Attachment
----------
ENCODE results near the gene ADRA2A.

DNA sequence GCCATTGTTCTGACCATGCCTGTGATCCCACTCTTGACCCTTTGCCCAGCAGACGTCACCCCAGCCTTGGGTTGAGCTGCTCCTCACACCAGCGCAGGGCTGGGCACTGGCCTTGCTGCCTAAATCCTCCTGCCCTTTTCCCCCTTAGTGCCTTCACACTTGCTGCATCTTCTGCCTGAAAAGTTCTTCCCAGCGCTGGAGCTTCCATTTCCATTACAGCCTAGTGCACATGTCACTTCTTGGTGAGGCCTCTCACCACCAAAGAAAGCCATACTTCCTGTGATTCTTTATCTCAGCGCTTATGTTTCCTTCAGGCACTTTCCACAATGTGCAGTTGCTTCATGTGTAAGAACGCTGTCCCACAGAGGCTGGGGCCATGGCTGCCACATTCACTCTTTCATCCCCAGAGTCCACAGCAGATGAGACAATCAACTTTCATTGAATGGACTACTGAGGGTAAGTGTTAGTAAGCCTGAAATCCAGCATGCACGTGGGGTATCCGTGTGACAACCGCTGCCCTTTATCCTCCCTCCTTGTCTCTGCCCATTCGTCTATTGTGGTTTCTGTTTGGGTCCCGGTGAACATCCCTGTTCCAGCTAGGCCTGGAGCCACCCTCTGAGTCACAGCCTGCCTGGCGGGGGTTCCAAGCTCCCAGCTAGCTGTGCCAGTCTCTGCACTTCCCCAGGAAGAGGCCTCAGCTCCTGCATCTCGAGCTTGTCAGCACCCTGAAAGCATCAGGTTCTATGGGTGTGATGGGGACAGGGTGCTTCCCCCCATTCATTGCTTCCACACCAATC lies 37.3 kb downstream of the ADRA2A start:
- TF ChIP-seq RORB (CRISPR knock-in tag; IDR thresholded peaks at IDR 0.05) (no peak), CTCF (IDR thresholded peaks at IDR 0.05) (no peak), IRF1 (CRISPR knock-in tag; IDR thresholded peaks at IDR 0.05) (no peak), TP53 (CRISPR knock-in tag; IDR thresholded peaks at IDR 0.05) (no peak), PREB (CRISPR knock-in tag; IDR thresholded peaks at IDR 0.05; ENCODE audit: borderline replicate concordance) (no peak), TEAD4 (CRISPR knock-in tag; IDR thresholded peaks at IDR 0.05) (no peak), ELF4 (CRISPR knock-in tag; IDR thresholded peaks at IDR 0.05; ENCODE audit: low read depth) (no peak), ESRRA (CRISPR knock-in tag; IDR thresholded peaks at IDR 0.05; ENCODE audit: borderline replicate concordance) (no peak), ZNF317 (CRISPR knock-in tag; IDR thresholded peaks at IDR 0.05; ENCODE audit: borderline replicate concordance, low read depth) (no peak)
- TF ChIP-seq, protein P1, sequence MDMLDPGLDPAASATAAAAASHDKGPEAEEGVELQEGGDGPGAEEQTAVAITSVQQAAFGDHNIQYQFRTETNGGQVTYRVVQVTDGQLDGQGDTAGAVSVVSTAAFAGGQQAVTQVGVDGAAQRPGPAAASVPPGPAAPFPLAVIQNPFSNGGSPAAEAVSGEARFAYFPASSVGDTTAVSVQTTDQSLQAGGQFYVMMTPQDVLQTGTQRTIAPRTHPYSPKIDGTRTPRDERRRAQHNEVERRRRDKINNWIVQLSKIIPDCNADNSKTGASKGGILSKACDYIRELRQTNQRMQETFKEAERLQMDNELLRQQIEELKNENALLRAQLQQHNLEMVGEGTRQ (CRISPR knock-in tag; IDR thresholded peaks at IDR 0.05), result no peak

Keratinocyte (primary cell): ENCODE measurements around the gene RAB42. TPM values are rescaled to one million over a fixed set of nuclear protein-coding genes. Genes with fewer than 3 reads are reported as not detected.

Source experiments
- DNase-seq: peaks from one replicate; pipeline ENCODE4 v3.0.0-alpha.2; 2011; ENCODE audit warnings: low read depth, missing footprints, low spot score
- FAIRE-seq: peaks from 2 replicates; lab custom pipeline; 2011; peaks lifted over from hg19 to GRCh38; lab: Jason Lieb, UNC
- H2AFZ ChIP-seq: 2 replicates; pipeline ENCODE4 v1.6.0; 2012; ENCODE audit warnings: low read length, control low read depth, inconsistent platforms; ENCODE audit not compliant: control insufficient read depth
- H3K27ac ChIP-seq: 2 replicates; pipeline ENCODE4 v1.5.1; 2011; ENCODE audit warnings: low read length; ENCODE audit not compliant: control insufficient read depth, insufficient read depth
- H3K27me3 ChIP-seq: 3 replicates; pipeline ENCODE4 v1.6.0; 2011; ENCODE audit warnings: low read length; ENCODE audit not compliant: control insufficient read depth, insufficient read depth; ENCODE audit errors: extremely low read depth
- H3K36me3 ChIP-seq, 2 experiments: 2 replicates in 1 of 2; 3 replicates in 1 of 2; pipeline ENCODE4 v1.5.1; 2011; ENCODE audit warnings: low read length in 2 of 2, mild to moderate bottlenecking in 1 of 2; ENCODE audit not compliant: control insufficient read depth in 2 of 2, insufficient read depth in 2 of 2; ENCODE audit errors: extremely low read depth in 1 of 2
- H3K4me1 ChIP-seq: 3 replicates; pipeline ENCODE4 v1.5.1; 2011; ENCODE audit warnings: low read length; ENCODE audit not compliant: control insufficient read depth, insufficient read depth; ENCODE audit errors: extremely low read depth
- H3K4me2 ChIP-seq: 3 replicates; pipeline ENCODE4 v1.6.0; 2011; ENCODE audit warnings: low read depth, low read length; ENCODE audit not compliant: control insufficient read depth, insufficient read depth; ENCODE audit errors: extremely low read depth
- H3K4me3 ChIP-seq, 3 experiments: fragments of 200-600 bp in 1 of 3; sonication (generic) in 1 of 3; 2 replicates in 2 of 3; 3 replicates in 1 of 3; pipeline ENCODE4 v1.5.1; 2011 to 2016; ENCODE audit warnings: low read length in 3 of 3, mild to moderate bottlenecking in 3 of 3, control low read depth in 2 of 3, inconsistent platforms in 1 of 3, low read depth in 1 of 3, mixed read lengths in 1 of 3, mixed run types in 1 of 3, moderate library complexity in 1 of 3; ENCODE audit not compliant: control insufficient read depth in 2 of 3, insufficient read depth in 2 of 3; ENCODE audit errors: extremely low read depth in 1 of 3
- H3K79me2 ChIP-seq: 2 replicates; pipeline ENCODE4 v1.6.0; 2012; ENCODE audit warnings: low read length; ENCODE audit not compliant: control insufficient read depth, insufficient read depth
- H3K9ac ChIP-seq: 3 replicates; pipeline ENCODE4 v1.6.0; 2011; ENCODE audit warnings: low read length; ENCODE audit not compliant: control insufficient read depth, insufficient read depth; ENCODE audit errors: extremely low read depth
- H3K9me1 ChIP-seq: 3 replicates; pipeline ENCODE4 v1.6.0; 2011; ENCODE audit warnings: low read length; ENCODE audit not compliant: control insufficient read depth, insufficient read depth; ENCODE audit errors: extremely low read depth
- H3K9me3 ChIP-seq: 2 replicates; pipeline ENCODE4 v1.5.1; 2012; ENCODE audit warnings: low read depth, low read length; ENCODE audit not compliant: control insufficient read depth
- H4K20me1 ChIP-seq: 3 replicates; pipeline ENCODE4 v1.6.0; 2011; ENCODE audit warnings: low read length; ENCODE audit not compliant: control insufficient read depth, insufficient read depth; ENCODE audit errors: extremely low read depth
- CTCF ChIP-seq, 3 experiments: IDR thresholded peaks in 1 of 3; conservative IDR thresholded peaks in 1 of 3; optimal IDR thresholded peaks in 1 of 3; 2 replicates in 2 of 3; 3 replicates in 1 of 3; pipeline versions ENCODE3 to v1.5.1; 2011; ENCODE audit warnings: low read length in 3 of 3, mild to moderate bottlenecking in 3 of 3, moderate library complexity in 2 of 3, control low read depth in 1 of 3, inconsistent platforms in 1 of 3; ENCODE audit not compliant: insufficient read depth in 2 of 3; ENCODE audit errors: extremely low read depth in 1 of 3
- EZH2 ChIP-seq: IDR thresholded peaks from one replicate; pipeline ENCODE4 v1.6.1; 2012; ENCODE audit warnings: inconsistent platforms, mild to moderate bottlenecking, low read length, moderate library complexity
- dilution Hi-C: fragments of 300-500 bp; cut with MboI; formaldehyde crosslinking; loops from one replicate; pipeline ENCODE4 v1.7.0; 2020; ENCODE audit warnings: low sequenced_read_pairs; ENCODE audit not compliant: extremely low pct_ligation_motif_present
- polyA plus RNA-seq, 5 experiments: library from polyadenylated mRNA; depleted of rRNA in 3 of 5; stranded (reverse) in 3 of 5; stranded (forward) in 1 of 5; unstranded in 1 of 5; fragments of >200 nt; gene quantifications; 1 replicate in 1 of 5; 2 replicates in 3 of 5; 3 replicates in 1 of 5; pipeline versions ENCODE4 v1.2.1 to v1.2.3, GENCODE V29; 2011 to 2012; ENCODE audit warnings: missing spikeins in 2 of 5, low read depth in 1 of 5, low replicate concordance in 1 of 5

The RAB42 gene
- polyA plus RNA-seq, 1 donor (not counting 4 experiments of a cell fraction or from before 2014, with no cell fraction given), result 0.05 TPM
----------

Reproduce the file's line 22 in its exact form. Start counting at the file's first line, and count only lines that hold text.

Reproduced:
- EZH2 ChIP-seq: IDR thresholded peaks from one replicate; pipeline ENCODE4 v1.6.1; 2012; ENCODE audit warnings: inconsistent platforms, mild to moderate bottlenecking, low read length, moderate library complexity